Silver nanoparticles cause more damage to testicular cells than titanium dioxide nanoparticles, according to a recent study by the Norwegian Institute of Public Health. However, the use of both types may affect testicular cells with possible consequences for fertility.
Nanotechnology is increasingly used in consumer products, medicines and building products. The potential risks of using engineered nanoparticles need to be monitored so that the industry can develop products that are safe for humans and nature.
Previous research has shown that nanoparticles can cross both the blood-brain barrier and blood-testes barrier in mice and rats, and are taken up by cells. This study aimed to see if silver and titanium dioxide nanoparticles had any effect on human and mice testicular cells.
The researchers found that silver nanoparticles had a toxic effect on cells, suppressing cellular growth and multiplication and causing cell death depending on concentrations and duration of exposure. The effect was weaker for titanium dioxide nanoparticles, although both types did cause cell type-specific DNA damage, with possible implications on reproduction as well as human and environmental health.
"It seems that the type of nanoparticle, and not the size alone, may be the limiting factor" says Nana Asare, primary author of the study published in Toxicology.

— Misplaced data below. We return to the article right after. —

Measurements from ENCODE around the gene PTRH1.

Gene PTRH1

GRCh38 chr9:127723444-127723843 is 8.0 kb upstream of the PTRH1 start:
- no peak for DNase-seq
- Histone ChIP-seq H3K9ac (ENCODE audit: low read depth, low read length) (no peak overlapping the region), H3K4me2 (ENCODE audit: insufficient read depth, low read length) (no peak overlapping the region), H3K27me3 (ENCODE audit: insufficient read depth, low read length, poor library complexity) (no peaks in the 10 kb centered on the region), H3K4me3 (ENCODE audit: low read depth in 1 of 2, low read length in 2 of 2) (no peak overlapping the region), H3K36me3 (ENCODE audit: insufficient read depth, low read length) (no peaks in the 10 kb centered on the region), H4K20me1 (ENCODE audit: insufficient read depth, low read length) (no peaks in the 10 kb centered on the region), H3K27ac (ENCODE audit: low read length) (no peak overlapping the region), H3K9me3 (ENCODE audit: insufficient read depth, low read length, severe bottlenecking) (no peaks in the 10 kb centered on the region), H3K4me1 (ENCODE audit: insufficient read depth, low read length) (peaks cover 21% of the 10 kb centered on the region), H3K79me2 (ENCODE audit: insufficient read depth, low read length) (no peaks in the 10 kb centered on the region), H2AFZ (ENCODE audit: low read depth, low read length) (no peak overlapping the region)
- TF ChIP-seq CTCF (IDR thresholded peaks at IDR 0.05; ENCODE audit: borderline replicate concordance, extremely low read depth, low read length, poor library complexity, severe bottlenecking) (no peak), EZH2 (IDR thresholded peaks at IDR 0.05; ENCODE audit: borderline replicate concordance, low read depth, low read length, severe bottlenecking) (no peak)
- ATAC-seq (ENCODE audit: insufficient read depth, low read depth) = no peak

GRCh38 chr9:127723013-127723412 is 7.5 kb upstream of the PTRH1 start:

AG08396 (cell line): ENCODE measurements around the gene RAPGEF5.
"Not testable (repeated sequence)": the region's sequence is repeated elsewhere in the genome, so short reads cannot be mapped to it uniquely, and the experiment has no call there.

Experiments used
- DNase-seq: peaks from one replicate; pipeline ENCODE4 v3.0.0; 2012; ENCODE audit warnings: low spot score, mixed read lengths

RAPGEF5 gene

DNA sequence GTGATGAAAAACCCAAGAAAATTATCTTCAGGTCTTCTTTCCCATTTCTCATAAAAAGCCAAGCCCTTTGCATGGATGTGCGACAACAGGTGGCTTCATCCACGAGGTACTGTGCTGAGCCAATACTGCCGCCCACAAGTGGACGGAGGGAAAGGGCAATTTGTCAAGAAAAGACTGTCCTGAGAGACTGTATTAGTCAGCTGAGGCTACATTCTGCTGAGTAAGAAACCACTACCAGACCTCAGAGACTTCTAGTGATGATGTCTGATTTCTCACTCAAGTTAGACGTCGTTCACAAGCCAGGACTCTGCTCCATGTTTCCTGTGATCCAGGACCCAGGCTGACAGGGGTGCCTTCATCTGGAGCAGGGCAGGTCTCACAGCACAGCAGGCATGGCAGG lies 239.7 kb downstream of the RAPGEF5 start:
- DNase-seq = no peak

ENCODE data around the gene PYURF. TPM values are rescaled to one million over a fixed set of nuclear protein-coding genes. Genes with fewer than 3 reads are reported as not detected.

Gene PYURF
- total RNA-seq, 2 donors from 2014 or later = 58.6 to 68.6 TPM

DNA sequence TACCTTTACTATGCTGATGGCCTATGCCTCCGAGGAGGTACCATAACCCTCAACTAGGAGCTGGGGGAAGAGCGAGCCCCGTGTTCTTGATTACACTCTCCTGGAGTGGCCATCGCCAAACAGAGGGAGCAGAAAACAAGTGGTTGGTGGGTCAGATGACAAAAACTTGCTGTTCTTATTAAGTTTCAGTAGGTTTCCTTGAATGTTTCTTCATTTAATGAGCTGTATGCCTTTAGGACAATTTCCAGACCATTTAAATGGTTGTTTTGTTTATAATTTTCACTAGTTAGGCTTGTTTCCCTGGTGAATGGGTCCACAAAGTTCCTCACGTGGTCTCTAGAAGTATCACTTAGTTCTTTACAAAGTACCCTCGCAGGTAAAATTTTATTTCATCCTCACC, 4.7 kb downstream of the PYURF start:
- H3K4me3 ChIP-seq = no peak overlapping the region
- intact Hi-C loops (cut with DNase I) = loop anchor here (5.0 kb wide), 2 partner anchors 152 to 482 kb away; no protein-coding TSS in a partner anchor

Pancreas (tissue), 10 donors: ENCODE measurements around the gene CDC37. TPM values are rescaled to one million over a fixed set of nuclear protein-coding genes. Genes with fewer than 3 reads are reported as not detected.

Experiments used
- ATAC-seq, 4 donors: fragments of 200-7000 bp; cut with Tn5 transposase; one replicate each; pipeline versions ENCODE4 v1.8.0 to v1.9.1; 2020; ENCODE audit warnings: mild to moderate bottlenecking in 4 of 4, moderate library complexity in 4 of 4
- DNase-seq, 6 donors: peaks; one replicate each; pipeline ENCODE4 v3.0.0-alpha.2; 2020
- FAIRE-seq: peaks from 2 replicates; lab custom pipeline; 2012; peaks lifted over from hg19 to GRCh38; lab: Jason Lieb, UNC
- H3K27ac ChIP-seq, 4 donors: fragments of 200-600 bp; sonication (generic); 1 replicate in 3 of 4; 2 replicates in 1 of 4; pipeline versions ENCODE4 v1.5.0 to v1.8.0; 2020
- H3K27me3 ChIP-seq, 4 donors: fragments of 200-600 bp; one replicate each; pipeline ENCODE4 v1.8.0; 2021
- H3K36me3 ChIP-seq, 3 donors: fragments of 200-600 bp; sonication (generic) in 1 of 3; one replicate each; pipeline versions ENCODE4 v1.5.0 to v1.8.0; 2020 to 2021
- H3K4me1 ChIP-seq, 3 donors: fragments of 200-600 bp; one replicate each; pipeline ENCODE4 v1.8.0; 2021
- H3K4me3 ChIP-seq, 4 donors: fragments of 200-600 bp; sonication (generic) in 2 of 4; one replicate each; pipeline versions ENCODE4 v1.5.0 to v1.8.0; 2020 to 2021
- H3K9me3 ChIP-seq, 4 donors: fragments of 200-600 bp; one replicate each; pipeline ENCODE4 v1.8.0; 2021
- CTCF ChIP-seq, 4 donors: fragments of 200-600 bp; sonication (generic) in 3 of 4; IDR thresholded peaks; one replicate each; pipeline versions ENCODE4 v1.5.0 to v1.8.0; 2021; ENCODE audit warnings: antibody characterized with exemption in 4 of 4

Further studies using in vivo models are needed to study the impact of nanoparticles on reproductive health.
The researchers used cells from a human testicular carcinoma cell line and testicular cells from two strains of mice, one of which is genetically modified to serve as a representative model for human male reproductive toxicity. The cells were exposed to titanium dioxide nanoparticles (21nm) and two different sizes of silver nanoparticles (20 nm and 200nm) over different concentrations and time periods. Both sizes of silver nanoparticles inhibited normal cell function and caused more cell death than the titanium dioxide nanoparticles. In particular, the 200 nm silver particles caused a concentration-dependent increase in DNA damage in the human cells.
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